Indian Journal of Pathology and Microbiology

LETTER TO EDITOR
Year
: 2011  |  Volume : 54  |  Issue : 4  |  Page : 849--850

Dual Salmonella typhi infection


Ranjeeta Adhikary, S Joshi 
 Department of Microbiology, Manipal Hospital, Bangalore, India

Correspondence Address:
Ranjeeta Adhikary
Department of Microbiology, Manipal Hospital, 98, Rustom Bagh, Airport Road, Bangalore - 560 017
India




How to cite this article:
Adhikary R, Joshi S. Dual Salmonella typhi infection.Indian J Pathol Microbiol 2011;54:849-850


How to cite this URL:
Adhikary R, Joshi S. Dual Salmonella typhi infection. Indian J Pathol Microbiol [serial online] 2011 [cited 2022 Jun 30 ];54:849-850
Available from: https://www.ijpmonline.org/text.asp?2011/54/4/849/91522


Full Text

Sir,

Enteric fever is endemic in our country. There have been reports of mixed infections with both Salmonella typhi and Salmonella paratyphi A. [1],[2],[3],[4],[5] These are usually identified by the biochemical reactions or during the disc diffusion susceptibility testing. [2],[4] We present this uncommon case of S. typhi infection where we isolated two strains - a sensitive and a multidrug resistant strain from a single blood culture.

Our patient, a 30-year-old male, presented with fever, vomiting, and abdominal pain of 10 days duration. The fever was high grade, intermittent not associated with chills and rigors. The abdominal pain was colicky in nature. There was no history of vomiting or diarrhea. There was no significant past history. On examination, he was febrile. There was no hepatosplenomegaly. Laboratory investigations revealed: Hemoglobin 14.4 gm/dl, total leukocyte count of 7660 mm 3 , (polymorphs 70%, lymphocytes 20%, and monocytes 05%). Alkaline phosphatase was raised: 154 IU/ ml, alanine amonotransfarase: 127 IU/ml, and aspartate aminotransferase: 26 IU/ml. The blood culture was done by the BacT/alert system (BioMerieux, India). The bottle flagged positive after 12 h. A Gram stain was done from the bottle that revealed gram-negative bacilli. The broth was subcultured on 5% sheep blood agar and MacConkey agar. Direct disc diffusion susceptibility testing and standard biochemical reactions were put up from the broth.

After overnight incubation, there were nonlytic colonies on the blood agar and nonlactose fermenting colonies on the MacConkey agar. The biochemical tests were read as S. typhi with H 2 S production in the triple sugar iron with no gas production. However, on the Mueller Hinton plate of the susceptibility testing, double zones were seen for the following antibiotics- ampicillin, chloramphenicol, and trimethoprim-sulfamethoxazole. The zones for ceftriaxone and ciprofloxacin were in the sensitive range and the nalidixic acid disc had no zone (resistant). Agglutination with different colonies from the blood agar plate was positive for Salmonella poly O, TO and TH antisera and negative for AH antisera. All the plates were reincubated and observed after 48 and 72 h incubation. There was only one type of colony seen in both the MacConkey and blood agar plates. Ten colonies were randomly selected and biochemical reactions and susceptibility testing was put up from each of the colonies for ampicillin, chloramphenicol, trimethoprim-sulfamethoxazole, ceftriaxone, ciprofloxacin, and nalidixic acid. Here we found that all the colonies had the reactions for S. typhi but there were two types of susceptibility test patterns: One which was susceptible to the antibiotics tested except nalidixic acid and the other which was resistant to ampicillin, chloramphenicol, trimethoprimsulfamethoxazole and nalidixic acid. Hence, we concluded that there was a dual S. typhi infection - with a sensitive strain as well as a multidrug resistant S. typhi strain.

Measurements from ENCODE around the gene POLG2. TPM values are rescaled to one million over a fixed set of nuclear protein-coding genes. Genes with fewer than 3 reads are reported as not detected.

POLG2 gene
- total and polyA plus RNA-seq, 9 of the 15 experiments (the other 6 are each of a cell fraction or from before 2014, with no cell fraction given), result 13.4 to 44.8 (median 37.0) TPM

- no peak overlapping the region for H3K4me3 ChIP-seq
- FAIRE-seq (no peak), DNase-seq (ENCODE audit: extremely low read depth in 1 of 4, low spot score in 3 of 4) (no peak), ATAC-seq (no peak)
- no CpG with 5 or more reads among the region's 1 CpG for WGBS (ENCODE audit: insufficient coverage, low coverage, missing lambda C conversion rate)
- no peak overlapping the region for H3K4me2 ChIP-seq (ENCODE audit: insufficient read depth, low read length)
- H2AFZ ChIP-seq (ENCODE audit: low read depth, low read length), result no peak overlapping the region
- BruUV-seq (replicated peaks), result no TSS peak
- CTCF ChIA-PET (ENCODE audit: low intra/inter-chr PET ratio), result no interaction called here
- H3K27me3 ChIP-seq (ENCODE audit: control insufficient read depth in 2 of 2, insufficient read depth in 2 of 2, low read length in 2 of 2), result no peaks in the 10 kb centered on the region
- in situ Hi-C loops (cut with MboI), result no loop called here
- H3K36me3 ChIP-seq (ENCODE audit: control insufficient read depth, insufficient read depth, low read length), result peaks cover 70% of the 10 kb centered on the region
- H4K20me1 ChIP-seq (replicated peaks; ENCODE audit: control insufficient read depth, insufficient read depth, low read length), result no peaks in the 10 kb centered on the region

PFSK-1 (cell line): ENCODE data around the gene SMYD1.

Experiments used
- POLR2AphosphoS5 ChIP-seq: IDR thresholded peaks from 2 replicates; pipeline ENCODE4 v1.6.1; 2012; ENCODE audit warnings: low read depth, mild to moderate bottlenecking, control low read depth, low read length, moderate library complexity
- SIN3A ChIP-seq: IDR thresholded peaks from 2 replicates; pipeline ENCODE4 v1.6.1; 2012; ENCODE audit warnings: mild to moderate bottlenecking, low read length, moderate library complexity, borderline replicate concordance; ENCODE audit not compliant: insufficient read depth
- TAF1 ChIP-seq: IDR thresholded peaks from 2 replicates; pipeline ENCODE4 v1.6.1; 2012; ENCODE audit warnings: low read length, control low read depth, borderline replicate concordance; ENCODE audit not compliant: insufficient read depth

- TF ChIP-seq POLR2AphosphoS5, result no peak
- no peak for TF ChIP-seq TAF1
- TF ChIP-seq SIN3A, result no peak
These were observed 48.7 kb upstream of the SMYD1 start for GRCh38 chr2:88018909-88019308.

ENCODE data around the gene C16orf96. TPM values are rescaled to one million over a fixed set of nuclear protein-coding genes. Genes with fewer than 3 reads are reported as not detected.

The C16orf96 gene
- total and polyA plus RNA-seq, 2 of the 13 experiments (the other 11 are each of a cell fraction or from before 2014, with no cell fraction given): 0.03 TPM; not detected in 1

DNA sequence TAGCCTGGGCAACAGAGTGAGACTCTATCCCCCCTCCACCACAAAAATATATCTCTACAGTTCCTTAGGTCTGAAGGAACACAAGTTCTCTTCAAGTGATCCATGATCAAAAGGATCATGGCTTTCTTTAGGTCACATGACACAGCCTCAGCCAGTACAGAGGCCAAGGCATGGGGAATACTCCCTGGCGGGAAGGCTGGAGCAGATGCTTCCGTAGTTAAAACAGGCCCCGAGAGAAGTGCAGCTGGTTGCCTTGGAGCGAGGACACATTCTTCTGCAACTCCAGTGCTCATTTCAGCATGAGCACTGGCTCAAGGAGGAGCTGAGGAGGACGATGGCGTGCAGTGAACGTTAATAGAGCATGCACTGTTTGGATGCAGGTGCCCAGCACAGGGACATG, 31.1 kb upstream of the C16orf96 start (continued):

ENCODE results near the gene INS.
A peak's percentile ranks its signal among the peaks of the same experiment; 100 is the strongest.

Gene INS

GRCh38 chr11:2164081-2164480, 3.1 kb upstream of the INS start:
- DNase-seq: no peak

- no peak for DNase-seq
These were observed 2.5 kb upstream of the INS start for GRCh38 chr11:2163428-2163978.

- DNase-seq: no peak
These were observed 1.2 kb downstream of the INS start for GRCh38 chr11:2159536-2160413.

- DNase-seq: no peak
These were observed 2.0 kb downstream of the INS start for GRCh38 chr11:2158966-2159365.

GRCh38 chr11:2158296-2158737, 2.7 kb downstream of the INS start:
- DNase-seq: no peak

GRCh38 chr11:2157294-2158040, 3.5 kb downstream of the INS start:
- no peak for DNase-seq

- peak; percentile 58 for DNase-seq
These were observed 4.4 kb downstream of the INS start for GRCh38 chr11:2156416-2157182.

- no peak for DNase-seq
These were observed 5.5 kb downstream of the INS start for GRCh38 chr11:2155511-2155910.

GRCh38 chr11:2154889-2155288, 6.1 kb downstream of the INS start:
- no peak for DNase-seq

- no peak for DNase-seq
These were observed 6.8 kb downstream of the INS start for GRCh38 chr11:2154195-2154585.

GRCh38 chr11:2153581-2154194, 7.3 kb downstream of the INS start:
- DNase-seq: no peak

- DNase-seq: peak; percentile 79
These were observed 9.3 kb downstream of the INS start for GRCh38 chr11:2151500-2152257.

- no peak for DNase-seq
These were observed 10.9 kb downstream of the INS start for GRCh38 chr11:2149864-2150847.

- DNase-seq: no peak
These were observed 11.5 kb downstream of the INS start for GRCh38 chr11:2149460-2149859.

The patient was treated with injectable ceftriaxone and oral azithromycin for 10 days and was afebrile after the fifth day of treatment. On follow up, he remained asymptomatic.

Mixed infections with Salmonella serotypes are not commonly encountered. The author has previously reported two cases of mixed infections with S. typhi and S. paratyphi A. [2],[4] However, mixed infection with two strains of S. typhi in the same person has not been reported in the literature to the best of our knowledge and search. It would be prudent to be vigilant and look out for mixed infections of Salmonella serotypes in suspected cases of enteric fever.

References

1Humphries RM, Yeganeh N, Ward KW, Lewinski MA, Ching N. Enteric fever in a 6-year-old traveler caused by Salmonella enteric serotypes Typhi and Paratyphi A: Laboratory detection strategies and treatment options. J Clin Microbiol 2011;49:452-4.
2Debdas D, Joshi S. Mixed Salmonella infection. Indian J Med Microbiol 2008;26:287.
3Perera N, Wiselka M, Rajakumar K, Swann RA. Mixed Salmonella infection: Case report and review of literature. J Travel Med 2007;14:134-5.
4Joshi S, Wattal C, Sharma A, Prasad KJ. Mixed Salmonella infection - a case report. Indian J Med Microbiol 2002;20:113-4.
5Devi JN, Rao PV, Shivananda PG. Enteric fever to double Salmonella serotypes. Indian J Pathol Microbiol 1986;2:209-10.